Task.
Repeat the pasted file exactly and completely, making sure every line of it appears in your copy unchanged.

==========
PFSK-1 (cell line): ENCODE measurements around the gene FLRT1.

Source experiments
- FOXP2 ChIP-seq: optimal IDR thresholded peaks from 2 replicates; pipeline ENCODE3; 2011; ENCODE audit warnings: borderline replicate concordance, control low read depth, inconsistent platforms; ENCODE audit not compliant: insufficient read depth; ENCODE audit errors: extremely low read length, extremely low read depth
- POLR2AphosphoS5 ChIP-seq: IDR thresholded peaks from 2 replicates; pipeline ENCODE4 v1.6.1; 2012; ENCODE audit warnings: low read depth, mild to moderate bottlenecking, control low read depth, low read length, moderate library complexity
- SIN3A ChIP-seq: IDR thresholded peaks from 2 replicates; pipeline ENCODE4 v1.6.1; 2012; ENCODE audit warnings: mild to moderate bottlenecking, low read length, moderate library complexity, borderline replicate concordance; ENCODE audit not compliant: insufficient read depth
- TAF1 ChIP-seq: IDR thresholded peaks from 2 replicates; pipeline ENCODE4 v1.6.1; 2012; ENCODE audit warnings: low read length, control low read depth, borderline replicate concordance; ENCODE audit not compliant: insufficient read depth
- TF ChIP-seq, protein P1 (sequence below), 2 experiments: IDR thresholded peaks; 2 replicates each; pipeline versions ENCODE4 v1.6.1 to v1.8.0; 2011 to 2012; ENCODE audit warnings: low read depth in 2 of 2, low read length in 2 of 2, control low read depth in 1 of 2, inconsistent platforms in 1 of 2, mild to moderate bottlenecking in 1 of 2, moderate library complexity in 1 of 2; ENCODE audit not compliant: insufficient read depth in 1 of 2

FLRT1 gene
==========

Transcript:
PFSK-1 (cell line): ENCODE measurements around the gene FLRT1.

Source experiments
- FOXP2 ChIP-seq: optimal IDR thresholded peaks from 2 replicates; pipeline ENCODE3; 2011; ENCODE audit warnings: borderline replicate concordance, control low read depth, inconsistent platforms; ENCODE audit not compliant: insufficient read depth; ENCODE audit errors: extremely low read length, extremely low read depth
- POLR2AphosphoS5 ChIP-seq: IDR thresholded peaks from 2 replicates; pipeline ENCODE4 v1.6.1; 2012; ENCODE audit warnings: low read depth, mild to moderate bottlenecking, control low read depth, low read length, moderate library complexity
- SIN3A ChIP-seq: IDR thresholded peaks from 2 replicates; pipeline ENCODE4 v1.6.1; 2012; ENCODE audit warnings: mild to moderate bottlenecking, low read length, moderate library complexity, borderline replicate concordance; ENCODE audit not compliant: insufficient read depth
- TAF1 ChIP-seq: IDR thresholded peaks from 2 replicates; pipeline ENCODE4 v1.6.1; 2012; ENCODE audit warnings: low read length, control low read depth, borderline replicate concordance; ENCODE audit not compliant: insufficient read depth
- TF ChIP-seq, protein P1 (sequence below), 2 experiments: IDR thresholded peaks; 2 replicates each; pipeline versions ENCODE4 v1.6.1 to v1.8.0; 2011 to 2012; ENCODE audit warnings: low read depth in 2 of 2, low read length in 2 of 2, control low read depth in 1 of 2, inconsistent platforms in 1 of 2, mild to moderate bottlenecking in 1 of 2, moderate library complexity in 1 of 2; ENCODE audit not compliant: insufficient read depth in 1 of 2

FLRT1 gene